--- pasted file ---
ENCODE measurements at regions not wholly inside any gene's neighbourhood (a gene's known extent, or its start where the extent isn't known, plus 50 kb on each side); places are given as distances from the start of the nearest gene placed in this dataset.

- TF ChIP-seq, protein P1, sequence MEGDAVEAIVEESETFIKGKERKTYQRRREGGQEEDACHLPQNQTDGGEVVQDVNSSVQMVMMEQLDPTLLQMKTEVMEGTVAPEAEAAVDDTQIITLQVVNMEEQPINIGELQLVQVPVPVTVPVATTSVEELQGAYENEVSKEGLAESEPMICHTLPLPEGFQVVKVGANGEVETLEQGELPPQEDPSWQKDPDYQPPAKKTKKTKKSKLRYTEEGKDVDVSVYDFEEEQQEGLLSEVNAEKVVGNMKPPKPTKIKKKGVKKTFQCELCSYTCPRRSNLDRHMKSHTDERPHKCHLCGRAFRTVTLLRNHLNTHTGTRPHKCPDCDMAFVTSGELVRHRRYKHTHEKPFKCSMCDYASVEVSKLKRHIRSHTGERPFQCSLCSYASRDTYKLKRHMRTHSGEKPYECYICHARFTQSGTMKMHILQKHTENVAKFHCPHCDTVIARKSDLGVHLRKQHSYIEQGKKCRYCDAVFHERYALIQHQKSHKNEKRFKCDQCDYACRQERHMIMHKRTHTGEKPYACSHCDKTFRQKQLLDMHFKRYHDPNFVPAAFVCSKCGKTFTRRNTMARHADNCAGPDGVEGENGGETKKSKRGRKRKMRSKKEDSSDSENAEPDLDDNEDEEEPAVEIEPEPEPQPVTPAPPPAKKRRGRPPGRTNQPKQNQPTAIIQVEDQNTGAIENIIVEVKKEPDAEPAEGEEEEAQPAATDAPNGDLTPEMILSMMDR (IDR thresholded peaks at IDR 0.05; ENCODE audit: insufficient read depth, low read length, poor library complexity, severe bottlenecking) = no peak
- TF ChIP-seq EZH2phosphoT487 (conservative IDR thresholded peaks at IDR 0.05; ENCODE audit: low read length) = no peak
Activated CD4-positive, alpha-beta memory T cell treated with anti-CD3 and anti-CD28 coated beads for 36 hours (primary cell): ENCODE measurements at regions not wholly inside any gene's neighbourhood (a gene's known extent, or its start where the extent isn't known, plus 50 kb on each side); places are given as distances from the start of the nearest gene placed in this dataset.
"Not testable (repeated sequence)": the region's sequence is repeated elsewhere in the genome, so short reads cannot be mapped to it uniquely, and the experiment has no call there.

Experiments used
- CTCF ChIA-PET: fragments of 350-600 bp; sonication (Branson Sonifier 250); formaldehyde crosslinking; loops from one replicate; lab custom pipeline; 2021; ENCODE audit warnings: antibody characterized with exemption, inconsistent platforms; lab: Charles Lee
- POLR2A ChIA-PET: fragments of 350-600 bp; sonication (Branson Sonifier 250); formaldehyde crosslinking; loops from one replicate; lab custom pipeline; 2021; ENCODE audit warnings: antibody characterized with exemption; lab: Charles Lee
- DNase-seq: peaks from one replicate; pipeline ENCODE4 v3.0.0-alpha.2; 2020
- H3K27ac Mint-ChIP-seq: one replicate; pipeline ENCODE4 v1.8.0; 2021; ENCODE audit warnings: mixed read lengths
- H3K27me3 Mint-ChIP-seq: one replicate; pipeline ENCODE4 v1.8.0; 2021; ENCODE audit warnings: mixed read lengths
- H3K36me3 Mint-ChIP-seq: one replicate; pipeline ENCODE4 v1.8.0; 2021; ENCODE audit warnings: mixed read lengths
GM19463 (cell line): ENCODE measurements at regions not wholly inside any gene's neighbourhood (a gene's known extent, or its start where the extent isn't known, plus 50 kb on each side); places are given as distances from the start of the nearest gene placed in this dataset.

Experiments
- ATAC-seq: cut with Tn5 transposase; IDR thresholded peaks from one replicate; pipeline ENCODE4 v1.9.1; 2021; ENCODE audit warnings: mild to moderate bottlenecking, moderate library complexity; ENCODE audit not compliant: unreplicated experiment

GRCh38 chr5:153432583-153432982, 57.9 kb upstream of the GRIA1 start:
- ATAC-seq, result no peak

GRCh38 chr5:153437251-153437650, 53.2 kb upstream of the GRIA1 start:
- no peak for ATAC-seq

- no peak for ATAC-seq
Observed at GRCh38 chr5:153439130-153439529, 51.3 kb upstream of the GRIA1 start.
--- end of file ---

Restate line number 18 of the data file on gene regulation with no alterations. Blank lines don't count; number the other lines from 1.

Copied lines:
GRCh38 chr5:153437251-153437650, 53.2 kb upstream of the GRIA1 start: